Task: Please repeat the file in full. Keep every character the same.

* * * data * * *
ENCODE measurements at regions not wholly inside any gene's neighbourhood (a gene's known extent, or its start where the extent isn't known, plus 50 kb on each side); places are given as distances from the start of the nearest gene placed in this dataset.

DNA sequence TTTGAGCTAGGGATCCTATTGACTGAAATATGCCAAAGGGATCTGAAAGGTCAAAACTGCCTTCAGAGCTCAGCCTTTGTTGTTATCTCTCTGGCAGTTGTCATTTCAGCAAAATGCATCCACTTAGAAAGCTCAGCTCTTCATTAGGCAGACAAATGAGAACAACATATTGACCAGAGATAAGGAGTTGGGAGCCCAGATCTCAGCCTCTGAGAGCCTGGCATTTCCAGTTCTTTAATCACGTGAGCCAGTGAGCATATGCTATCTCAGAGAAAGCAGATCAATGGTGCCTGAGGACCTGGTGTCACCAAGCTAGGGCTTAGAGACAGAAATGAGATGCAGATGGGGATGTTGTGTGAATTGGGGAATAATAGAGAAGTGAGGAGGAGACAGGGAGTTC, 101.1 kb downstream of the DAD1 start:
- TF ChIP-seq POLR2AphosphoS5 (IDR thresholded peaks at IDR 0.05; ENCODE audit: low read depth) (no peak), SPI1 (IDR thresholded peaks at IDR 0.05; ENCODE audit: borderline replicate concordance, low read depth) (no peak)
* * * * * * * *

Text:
ENCODE measurements at regions not wholly inside any gene's neighbourhood (a gene's known extent, or its start where the extent isn't known, plus 50 kb on each side); places are given as distances from the start of the nearest gene placed in this dataset.

DNA sequence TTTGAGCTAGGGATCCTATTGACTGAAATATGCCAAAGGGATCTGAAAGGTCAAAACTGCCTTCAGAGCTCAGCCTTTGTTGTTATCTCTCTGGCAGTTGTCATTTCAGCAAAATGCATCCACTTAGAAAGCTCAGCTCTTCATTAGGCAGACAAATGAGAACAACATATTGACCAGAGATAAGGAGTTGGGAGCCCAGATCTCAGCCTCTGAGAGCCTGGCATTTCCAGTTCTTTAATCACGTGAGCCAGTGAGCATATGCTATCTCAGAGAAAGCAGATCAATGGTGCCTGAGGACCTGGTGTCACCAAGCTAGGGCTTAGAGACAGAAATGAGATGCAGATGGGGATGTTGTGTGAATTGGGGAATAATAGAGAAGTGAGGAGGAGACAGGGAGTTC, 101.1 kb downstream of the DAD1 start:
- TF ChIP-seq POLR2AphosphoS5 (IDR thresholded peaks at IDR 0.05; ENCODE audit: low read depth) (no peak), SPI1 (IDR thresholded peaks at IDR 0.05; ENCODE audit: borderline replicate concordance, low read depth) (no peak)